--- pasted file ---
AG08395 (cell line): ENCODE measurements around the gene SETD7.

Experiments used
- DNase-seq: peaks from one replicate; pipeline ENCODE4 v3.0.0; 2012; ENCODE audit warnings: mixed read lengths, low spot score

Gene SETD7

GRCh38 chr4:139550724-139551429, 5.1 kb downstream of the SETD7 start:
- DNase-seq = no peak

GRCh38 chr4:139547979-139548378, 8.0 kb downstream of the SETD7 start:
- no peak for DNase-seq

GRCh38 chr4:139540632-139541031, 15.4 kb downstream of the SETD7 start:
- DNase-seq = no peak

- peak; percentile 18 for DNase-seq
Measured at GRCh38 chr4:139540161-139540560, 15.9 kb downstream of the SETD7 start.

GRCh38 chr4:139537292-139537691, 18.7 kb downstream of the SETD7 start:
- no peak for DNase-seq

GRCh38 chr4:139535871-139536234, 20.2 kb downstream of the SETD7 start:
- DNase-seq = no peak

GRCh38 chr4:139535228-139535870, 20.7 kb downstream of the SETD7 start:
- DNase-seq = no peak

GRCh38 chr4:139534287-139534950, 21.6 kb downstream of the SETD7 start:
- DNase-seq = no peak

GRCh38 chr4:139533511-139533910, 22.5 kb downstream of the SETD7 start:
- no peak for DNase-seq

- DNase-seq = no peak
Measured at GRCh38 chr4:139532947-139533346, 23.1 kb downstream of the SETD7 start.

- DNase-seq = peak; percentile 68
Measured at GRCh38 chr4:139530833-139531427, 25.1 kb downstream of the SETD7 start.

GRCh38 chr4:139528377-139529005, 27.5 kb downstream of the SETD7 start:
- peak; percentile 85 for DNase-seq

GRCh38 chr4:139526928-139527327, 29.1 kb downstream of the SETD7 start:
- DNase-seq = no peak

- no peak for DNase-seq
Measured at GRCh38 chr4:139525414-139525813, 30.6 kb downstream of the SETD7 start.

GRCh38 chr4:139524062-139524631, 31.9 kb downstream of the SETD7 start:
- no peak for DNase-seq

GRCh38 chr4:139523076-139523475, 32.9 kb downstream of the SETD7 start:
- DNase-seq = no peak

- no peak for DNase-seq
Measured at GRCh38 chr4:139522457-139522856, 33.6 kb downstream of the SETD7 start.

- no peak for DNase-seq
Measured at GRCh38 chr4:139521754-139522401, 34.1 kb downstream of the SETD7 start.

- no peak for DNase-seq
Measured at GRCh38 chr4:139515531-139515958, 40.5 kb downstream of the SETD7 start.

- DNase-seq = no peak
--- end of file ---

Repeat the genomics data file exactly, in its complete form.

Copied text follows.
AG08395 (cell line): ENCODE measurements around the gene SETD7.

Experiments used
- DNase-seq: peaks from one replicate; pipeline ENCODE4 v3.0.0; 2012; ENCODE audit warnings: mixed read lengths, low spot score

Gene SETD7

GRCh38 chr4:139550724-139551429, 5.1 kb downstream of the SETD7 start:
- DNase-seq = no peak

GRCh38 chr4:139547979-139548378, 8.0 kb downstream of the SETD7 start:
- no peak for DNase-seq

GRCh38 chr4:139540632-139541031, 15.4 kb downstream of the SETD7 start:
- DNase-seq = no peak

- peak; percentile 18 for DNase-seq
Measured at GRCh38 chr4:139540161-139540560, 15.9 kb downstream of the SETD7 start.

GRCh38 chr4:139537292-139537691, 18.7 kb downstream of the SETD7 start:
- no peak for DNase-seq

GRCh38 chr4:139535871-139536234, 20.2 kb downstream of the SETD7 start:
- DNase-seq = no peak

GRCh38 chr4:139535228-139535870, 20.7 kb downstream of the SETD7 start:
- DNase-seq = no peak

GRCh38 chr4:139534287-139534950, 21.6 kb downstream of the SETD7 start:
- DNase-seq = no peak

GRCh38 chr4:139533511-139533910, 22.5 kb downstream of the SETD7 start:
- no peak for DNase-seq

- DNase-seq = no peak
Measured at GRCh38 chr4:139532947-139533346, 23.1 kb downstream of the SETD7 start.

- DNase-seq = peak; percentile 68
Measured at GRCh38 chr4:139530833-139531427, 25.1 kb downstream of the SETD7 start.

GRCh38 chr4:139528377-139529005, 27.5 kb downstream of the SETD7 start:
- peak; percentile 85 for DNase-seq

GRCh38 chr4:139526928-139527327, 29.1 kb downstream of the SETD7 start:
- DNase-seq = no peak

- no peak for DNase-seq
Measured at GRCh38 chr4:139525414-139525813, 30.6 kb downstream of the SETD7 start.

GRCh38 chr4:139524062-139524631, 31.9 kb downstream of the SETD7 start:
- no peak for DNase-seq

GRCh38 chr4:139523076-139523475, 32.9 kb downstream of the SETD7 start:
- DNase-seq = no peak

- no peak for DNase-seq
Measured at GRCh38 chr4:139522457-139522856, 33.6 kb downstream of the SETD7 start.

- no peak for DNase-seq
Measured at GRCh38 chr4:139521754-139522401, 34.1 kb downstream of the SETD7 start.

- no peak for DNase-seq
Measured at GRCh38 chr4:139515531-139515958, 40.5 kb downstream of the SETD7 start.

- DNase-seq = no peak